labels: economy - general, it news, telecom, union budget 2003
Further fillip to IT, telecom sectorsnews
Satish Namboodiri
01 March 2003
Mumbai: There is palpable relief in India’s information technology sector following the presentation of the Budget 2003-04. The reason? Finance Minister Jaswant Singh has conceded a key demand of the industry.

The budget has proposed the continuation of the concessions extended to the IT sector under Sections 10A and 10B of the Income Tax Act, as originally envisaged.

The benefit of such tax exemptions (which relate to export profits by software companies) will remain even in the case of an amalgamation or a demerger, the finance minister said.

“Restoring tax benefits was the main concern for the industry. We are delighted that the government is sticking to its commitment. The world market is going through tough conditions but we are doing well, thank you. It is good that these tax breaks are being restored, otherwise the growth momentum of our industry would have been lost,” says National Association of Software and Service Companies (Nasscom) president Kiran Karnik.

As per the existing law, companies that are currently covered by these tax exemptions lose the benefits upon change in their ownership or shareholding. Singh said such a distinction is not logical and is, hence, being done away with.

The finance minister also proposed a slew of other initiatives to not only sustain the growth in these two sectors, but also to impart momentum to it.

The budget has also proposed that the value of preloaded software should be excluded for the purpose of charging excise duty on computers. This rectifies another existing anomaly wherein software was already exempt from excise duty but the benefit was unavailable when it was loaded on to a computer.

The customs duty on specified electronic components for the IT industry will also be reduced in conformity with India’s commitments to the World Trade Organisation (WTO), Singh said.

In addition, customs duty on a slew of capital goods used by the telecom and IT sector for the manufacture of components will be reduced from 25 per cent to 15 per cent.

For optical fibre cables, used widely for networking to provide bandwidth to the IT community, the budget proposes to cut customs duty from 25 per cent to 20 per cent.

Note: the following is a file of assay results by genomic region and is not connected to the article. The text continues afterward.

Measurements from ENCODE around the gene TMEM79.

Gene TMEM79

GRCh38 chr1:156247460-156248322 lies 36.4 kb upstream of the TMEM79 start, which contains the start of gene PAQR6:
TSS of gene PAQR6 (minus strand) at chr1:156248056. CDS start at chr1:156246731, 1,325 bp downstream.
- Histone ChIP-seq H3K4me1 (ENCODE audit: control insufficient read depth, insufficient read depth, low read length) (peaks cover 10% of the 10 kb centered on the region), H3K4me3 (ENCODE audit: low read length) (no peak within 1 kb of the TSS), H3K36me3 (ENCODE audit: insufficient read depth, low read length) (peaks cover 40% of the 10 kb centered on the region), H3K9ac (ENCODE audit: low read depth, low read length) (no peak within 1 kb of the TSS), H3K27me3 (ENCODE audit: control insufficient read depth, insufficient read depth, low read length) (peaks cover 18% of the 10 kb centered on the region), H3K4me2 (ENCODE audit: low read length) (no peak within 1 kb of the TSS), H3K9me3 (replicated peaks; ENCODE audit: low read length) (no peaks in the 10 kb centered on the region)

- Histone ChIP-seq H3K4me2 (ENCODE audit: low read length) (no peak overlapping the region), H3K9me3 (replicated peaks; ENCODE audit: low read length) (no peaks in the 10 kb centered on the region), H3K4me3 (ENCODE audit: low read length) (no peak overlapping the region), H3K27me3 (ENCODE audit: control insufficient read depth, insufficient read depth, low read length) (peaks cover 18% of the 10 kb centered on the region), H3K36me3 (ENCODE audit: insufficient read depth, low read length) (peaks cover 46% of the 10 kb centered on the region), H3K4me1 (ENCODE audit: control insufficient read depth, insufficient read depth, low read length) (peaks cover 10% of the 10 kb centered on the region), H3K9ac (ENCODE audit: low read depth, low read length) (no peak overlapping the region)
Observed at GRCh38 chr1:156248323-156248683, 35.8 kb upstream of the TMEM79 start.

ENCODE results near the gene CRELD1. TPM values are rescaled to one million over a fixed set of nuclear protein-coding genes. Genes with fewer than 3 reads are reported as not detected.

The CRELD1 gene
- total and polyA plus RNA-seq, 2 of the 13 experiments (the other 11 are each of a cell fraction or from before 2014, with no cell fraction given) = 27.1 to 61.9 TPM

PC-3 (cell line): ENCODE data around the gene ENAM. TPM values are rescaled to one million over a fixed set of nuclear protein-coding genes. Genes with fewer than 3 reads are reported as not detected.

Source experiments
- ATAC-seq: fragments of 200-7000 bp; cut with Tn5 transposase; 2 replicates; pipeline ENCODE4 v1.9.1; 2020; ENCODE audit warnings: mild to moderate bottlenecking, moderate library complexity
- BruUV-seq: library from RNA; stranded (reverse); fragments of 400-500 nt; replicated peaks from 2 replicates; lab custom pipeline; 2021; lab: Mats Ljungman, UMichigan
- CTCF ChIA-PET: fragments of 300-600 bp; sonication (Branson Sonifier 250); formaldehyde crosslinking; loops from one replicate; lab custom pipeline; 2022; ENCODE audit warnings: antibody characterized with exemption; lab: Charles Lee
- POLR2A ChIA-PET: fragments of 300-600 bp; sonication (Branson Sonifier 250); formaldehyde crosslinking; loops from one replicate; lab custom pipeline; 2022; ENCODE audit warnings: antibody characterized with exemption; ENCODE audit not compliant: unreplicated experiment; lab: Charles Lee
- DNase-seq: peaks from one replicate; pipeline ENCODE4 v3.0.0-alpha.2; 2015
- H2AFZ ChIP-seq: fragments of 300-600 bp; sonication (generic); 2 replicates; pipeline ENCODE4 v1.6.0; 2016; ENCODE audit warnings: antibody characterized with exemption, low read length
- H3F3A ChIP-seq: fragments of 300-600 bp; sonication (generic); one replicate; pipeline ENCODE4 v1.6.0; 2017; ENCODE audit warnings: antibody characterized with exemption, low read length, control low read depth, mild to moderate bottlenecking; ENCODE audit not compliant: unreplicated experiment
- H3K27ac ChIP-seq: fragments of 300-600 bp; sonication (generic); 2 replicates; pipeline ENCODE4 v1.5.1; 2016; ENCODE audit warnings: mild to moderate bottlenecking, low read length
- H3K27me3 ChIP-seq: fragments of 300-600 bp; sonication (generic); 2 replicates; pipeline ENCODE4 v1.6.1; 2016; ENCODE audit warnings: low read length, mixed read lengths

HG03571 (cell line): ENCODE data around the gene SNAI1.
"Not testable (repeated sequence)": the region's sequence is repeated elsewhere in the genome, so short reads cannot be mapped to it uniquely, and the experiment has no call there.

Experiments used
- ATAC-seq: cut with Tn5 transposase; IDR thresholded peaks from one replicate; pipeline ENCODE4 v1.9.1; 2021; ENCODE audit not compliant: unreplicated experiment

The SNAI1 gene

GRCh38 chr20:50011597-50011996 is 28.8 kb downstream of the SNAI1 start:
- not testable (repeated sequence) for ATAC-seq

To help the domestic industry manufacture e-glass roving, used for making optical fibres, the budget has proposed a cut in import duty on specified raw materials for the manufacture of e-glass roving from 30 per cent to 15 per cent.

The tax holiday enjoyed by telecom and domestic satellite service companies has also been extended by one more year, till 31 March 2004.

The budget proposals drew a favourable response from the industry ().

Says Tata Consultancy Services chief executive officer S Ramadorai: “I am extremely pleased with the tone and content of this year’s budget proposals, since they very clearly aim to put India on the global map in terms of competitiveness, which is imperative given the WTO requirements.

“For the IT sector, the continuation of benefits under Section 10A & B as well as the proposal for continuation of the tax benefits even in the event of a change in the shareholding pattern are very welcome. The finance minister should be complemented for the overall proposals in the areas of biotechnology and R&D, as well as the reduction in tariffs in the IT and telecom sectors.”

Says Sify managing director and CEO (Chennai) P Ramaraj: “The focus on infrastructure development, measures on corporate and individual tax, reduction in excise and customs duties are all welcome steps that would result in employment generation, consumer confidence and spending and growth.

“From the Internet and networking industry point of view, the reduction in the customs duty on capital goods from 25 per cent to 15 per cent and on fibre optic cables from 25 per cent to 20 per cent are welcome moves that will encourage investment in network infrastructure and upgrading.”


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Further fillip to IT, telecom sectors